- Assignment 1 | Unit 1 Introduction
- The Western Herbal Traditions
- Practical Herbalism- Introduction and Overview
- Working with Dogs
- Constituents- Basic Biochemistry of Plants
- Constituents: Chemicals Found in Plants
- Constituents of Special Interest for Dogs
- Herbal Actions and Energetics
- Energetics in Everyday Life
- Recommended Herbals
- Recommended Reading and Websites
- Unit 1: Resources for Further Reading
Have you ever felt confused trying to figure out which is the best herbal remedy for your dog, or how much to give?
Disappointed when something you tried didn’t seem to help?
Frustrated when the herbs you added just turned your dog off the food ? Uncertain about which “herbal expert” you find online an really be trusted with your precious dog’s health?
I completely understand how frustrating that can be, and how challenging it is to sort through the incredible amount of herbal information online, and find a resource you can trust. With over thirty years experience, training and practical clinical work under my belt , I’ve seen a need lately for dog lovers to advance their knowledge with a very hands-on, practical program of learning, and so this course was born. You will find an absolute wealth of information here, including recipes, practical exercises you can do long after the course is finished, as well as detailed information about addressing common ailments at home with commercial or better yet, your own home made tinctures, electuaries, poultices and salves. I’ve structured this course to cover everything a home herbalist working with dogs will need on an everyday basis, but presented it system-by system, so those who wish to use this course as a foundation for deeper study will have a very solid grounding in not only herbal preparation and selection but the canine body systems and multiple common health issues and conditions.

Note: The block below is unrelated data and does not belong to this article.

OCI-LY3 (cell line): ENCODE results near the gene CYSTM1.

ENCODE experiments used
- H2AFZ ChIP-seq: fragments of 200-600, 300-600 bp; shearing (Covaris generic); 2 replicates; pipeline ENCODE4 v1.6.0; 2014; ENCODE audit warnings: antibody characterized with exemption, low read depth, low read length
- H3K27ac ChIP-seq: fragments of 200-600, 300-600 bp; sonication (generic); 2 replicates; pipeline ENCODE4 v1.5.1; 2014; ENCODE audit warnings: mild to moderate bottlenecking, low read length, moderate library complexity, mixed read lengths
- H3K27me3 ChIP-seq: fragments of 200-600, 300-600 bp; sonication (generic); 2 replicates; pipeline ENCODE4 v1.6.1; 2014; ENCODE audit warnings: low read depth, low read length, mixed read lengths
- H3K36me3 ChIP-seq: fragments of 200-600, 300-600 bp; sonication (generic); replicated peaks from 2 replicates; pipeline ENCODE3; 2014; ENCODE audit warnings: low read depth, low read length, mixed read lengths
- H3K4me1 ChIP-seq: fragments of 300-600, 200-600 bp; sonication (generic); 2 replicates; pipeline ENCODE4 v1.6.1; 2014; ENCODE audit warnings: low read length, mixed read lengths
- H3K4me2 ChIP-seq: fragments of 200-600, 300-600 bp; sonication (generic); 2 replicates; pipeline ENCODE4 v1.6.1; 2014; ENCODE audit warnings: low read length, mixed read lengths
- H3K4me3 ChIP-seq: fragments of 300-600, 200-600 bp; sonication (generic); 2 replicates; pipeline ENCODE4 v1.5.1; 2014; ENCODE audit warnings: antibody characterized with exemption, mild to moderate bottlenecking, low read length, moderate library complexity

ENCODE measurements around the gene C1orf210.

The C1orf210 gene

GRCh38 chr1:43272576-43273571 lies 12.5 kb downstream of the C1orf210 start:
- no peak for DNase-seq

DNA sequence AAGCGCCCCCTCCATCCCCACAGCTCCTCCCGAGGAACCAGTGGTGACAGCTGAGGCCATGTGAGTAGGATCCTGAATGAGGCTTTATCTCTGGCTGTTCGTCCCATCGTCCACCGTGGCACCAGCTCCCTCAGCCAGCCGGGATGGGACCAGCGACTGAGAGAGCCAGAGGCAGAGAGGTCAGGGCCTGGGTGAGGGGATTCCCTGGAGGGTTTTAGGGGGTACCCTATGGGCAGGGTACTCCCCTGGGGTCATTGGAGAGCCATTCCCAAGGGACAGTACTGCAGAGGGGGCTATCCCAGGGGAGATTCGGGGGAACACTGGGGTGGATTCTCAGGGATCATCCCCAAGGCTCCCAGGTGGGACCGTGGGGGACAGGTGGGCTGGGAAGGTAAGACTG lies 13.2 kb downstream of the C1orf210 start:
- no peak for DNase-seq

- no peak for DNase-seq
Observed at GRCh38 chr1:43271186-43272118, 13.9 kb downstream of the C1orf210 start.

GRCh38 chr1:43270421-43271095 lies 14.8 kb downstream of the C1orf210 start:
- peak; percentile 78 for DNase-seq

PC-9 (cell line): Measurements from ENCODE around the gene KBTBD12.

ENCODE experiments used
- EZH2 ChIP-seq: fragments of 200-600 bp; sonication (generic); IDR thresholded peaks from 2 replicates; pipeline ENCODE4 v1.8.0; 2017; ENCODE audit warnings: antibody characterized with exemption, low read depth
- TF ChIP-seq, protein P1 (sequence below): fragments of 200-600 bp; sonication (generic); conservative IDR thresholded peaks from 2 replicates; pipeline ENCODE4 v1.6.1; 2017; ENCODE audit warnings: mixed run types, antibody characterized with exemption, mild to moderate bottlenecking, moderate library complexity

Here are some of the things you’ll be able to do after this course.
1) Build a home apothecary geared to the unique needs of your own dogs, filled with herbs you use most frequently, herbs that grow close by or that you grow yourself, and preparations you have made on your own
2) Select, prepare and dose herbs to address a wide range of canine health concerns, from hot spots and split pads to colitis, urinary tract infections and anxiety
3) Select and use herbs on a daily basis for their tonic benefits, health-supportive properties – and best suited to your individual dog’s unique needs and constitution
4) Make your own tinctures, glycerites, salves, infusions, decoctions, electuaries and “goo balls”, herbal honeys and vinegars, for use with your dogs (and yes, you can have some too)
5) Identify and harvest a number of wild plants that are safe and effective herbal helpers for use both internally and externally
6) Understand the basic “filing system” of herbalism – “chunk it down”, so to speak. Understand that herbalism moves beyond using a specific herb for a condition, like a replacement for a drug, but is grounded in really knowing the plants (actions, energetics, constituents, methods of preparation, safety) and the anatomy and physiology of the species you are working with. We will touch on the more academic aspects here, to make sure you are “thinking like a herbalist” and you will feel much less overwhelmed by the vastness of this area of study. In other words, this course will make future leaning much easier for you.
7) Develop your own Materia Medica of useful plants, based on everything listed above (#6)
8) Move forward towards deeper knowledge and study, as this course can form a solid foundation in herbal studies
The course is done entirely online.
- Assignment 4 | Unit 4
- Overview of the Integumentary System
- Nutritional Management of Common Skin Conditions
- Hot Spots
- Seborrhea Dandruff and Acne
- Bacterial Infection
- First Aid for the Skin- Burns, Bites, Scrapes…
- Carrier Oils Differentials
- Glossary for Unit 3
- Materia Medica for the Skin
- Practical Work | Unit 4